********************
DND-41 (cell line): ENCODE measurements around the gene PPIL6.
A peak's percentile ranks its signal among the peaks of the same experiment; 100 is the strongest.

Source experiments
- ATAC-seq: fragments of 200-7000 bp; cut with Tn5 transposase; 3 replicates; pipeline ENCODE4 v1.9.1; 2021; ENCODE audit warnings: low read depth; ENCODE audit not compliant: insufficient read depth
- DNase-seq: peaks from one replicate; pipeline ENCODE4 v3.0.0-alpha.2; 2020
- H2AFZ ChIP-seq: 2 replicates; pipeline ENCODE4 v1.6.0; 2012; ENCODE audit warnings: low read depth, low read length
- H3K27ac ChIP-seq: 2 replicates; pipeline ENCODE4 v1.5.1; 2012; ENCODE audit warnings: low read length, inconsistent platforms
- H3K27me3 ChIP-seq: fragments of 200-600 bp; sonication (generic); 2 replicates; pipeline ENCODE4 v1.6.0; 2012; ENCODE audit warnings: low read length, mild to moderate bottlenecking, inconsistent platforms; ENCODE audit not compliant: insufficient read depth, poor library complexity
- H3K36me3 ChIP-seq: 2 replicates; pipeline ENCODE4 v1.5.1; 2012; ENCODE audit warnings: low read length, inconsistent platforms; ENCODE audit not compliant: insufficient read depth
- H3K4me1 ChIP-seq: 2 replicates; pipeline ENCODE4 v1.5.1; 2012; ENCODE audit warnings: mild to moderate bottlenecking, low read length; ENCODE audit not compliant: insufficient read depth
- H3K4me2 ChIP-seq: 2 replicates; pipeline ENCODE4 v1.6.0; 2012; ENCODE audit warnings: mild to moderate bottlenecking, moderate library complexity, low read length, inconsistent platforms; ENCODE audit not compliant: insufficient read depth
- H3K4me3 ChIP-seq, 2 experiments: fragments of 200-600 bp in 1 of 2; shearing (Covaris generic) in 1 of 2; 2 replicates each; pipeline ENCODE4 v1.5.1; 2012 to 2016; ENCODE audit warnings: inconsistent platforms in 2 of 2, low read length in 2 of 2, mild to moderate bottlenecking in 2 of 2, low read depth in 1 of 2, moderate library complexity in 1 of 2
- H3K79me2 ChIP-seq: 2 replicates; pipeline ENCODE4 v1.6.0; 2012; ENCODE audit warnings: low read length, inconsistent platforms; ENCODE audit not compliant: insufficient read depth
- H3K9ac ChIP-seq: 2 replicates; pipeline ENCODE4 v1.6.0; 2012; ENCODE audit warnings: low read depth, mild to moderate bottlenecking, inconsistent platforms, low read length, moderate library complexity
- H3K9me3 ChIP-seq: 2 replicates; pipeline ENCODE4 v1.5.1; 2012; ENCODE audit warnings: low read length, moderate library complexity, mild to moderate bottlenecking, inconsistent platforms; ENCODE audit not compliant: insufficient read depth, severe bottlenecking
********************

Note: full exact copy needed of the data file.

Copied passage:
DND-41 (cell line): ENCODE measurements around the gene PPIL6.
A peak's percentile ranks its signal among the peaks of the same experiment; 100 is the strongest.

Source experiments
- ATAC-seq: fragments of 200-7000 bp; cut with Tn5 transposase; 3 replicates; pipeline ENCODE4 v1.9.1; 2021; ENCODE audit warnings: low read depth; ENCODE audit not compliant: insufficient read depth
- DNase-seq: peaks from one replicate; pipeline ENCODE4 v3.0.0-alpha.2; 2020
- H2AFZ ChIP-seq: 2 replicates; pipeline ENCODE4 v1.6.0; 2012; ENCODE audit warnings: low read depth, low read length
- H3K27ac ChIP-seq: 2 replicates; pipeline ENCODE4 v1.5.1; 2012; ENCODE audit warnings: low read length, inconsistent platforms
- H3K27me3 ChIP-seq: fragments of 200-600 bp; sonication (generic); 2 replicates; pipeline ENCODE4 v1.6.0; 2012; ENCODE audit warnings: low read length, mild to moderate bottlenecking, inconsistent platforms; ENCODE audit not compliant: insufficient read depth, poor library complexity
- H3K36me3 ChIP-seq: 2 replicates; pipeline ENCODE4 v1.5.1; 2012; ENCODE audit warnings: low read length, inconsistent platforms; ENCODE audit not compliant: insufficient read depth
- H3K4me1 ChIP-seq: 2 replicates; pipeline ENCODE4 v1.5.1; 2012; ENCODE audit warnings: mild to moderate bottlenecking, low read length; ENCODE audit not compliant: insufficient read depth
- H3K4me2 ChIP-seq: 2 replicates; pipeline ENCODE4 v1.6.0; 2012; ENCODE audit warnings: mild to moderate bottlenecking, moderate library complexity, low read length, inconsistent platforms; ENCODE audit not compliant: insufficient read depth
- H3K4me3 ChIP-seq, 2 experiments: fragments of 200-600 bp in 1 of 2; shearing (Covaris generic) in 1 of 2; 2 replicates each; pipeline ENCODE4 v1.5.1; 2012 to 2016; ENCODE audit warnings: inconsistent platforms in 2 of 2, low read length in 2 of 2, mild to moderate bottlenecking in 2 of 2, low read depth in 1 of 2, moderate library complexity in 1 of 2
- H3K79me2 ChIP-seq: 2 replicates; pipeline ENCODE4 v1.6.0; 2012; ENCODE audit warnings: low read length, inconsistent platforms; ENCODE audit not compliant: insufficient read depth
- H3K9ac ChIP-seq: 2 replicates; pipeline ENCODE4 v1.6.0; 2012; ENCODE audit warnings: low read depth, mild to moderate bottlenecking, inconsistent platforms, low read length, moderate library complexity
- H3K9me3 ChIP-seq: 2 replicates; pipeline ENCODE4 v1.5.1; 2012; ENCODE audit warnings: low read length, moderate library complexity, mild to moderate bottlenecking, inconsistent platforms; ENCODE audit not compliant: insufficient read depth, severe bottlenecking